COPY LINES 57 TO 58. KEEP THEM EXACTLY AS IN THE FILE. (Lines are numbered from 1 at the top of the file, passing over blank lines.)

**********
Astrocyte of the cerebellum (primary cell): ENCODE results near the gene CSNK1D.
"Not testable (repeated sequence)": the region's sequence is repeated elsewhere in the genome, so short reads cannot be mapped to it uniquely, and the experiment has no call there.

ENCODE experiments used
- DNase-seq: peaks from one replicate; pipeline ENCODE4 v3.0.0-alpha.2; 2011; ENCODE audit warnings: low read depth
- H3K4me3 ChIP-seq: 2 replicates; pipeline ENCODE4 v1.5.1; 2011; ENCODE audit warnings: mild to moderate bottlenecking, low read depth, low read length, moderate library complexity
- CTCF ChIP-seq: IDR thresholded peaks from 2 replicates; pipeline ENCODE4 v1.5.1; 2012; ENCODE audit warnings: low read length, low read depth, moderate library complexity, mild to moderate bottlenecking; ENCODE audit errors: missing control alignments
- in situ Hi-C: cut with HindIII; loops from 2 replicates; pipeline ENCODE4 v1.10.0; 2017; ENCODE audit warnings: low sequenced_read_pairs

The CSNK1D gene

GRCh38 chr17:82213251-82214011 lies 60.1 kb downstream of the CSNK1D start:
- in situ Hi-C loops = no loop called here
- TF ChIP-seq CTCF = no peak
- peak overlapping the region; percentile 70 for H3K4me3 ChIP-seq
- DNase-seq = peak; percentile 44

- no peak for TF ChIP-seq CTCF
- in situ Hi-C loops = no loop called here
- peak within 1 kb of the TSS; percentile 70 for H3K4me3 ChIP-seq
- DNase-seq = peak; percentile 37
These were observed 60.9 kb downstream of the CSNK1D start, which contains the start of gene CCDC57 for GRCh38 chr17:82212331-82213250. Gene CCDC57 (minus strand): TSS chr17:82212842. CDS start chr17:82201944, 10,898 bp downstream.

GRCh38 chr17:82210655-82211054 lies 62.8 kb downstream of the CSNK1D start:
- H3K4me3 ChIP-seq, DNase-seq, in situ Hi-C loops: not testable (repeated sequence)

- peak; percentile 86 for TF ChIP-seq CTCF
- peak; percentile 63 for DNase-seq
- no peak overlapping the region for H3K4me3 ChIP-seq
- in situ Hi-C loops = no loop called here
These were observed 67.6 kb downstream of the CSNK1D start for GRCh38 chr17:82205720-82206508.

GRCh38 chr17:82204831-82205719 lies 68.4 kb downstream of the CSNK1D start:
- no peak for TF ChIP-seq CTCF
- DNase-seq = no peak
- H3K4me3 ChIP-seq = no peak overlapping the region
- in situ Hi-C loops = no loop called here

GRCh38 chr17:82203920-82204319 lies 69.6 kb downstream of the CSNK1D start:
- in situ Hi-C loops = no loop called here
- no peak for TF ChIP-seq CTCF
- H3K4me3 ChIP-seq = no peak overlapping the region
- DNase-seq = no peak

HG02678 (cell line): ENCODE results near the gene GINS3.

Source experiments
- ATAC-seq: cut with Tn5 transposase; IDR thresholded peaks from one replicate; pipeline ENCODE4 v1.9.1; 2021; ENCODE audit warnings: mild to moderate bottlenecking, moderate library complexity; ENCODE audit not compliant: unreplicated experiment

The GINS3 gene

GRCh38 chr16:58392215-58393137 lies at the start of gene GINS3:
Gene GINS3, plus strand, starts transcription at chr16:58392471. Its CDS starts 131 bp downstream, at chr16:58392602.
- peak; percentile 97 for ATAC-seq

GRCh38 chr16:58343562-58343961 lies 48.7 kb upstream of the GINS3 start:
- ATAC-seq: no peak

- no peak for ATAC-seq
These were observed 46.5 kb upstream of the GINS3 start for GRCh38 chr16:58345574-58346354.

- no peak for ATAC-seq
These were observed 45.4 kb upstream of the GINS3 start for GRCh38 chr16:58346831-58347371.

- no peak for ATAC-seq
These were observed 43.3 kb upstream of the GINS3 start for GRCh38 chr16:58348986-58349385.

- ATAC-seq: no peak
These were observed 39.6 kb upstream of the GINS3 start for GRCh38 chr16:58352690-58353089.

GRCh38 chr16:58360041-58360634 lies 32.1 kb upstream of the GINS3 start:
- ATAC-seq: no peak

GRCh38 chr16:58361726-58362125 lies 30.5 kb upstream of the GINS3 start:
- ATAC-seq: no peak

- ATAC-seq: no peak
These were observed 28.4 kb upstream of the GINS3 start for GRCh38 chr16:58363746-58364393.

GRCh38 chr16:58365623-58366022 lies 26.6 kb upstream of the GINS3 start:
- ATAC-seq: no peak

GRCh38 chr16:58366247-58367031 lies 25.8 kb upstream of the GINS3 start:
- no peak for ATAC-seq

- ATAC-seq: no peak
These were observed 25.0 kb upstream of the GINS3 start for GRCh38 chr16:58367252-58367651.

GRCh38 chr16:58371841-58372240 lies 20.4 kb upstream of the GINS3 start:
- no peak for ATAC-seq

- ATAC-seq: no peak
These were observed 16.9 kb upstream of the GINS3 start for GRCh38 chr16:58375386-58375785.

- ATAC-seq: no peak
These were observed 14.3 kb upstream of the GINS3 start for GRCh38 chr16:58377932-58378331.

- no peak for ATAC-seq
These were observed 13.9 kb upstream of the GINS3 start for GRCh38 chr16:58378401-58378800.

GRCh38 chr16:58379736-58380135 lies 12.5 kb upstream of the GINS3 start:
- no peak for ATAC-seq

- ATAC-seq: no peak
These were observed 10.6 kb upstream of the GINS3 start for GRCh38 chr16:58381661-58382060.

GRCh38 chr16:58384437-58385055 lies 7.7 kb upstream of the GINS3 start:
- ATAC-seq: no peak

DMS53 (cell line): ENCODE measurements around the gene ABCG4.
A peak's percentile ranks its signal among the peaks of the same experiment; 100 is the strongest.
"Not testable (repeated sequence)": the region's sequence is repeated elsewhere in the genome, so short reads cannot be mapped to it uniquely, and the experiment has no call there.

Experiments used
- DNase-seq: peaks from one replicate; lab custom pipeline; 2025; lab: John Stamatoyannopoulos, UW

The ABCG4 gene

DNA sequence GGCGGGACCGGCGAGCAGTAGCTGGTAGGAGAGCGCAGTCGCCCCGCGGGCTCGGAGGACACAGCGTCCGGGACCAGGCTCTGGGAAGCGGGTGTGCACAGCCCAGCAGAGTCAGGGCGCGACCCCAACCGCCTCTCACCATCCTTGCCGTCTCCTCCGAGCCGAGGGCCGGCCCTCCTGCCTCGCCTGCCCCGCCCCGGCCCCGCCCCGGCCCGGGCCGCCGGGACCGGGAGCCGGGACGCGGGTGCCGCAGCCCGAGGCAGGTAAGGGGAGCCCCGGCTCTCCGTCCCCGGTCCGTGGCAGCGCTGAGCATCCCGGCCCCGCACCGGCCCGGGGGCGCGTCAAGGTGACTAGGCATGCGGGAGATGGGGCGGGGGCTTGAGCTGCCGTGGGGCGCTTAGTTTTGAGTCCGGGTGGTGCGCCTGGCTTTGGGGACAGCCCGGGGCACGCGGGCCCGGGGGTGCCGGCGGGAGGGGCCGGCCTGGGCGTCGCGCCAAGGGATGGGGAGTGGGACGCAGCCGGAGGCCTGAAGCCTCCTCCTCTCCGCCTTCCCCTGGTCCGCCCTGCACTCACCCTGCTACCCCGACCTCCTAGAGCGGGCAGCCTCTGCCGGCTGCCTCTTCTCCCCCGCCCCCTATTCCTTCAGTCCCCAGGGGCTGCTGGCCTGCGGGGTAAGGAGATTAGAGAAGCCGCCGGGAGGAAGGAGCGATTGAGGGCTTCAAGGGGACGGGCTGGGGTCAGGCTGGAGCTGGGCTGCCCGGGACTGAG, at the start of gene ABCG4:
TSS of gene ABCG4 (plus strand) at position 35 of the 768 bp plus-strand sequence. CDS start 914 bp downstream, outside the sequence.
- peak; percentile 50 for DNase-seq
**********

- ATAC-seq: no peak
These were observed 28.4 kb upstream of the GINS3 start for GRCh38 chr16:58363746-58364393.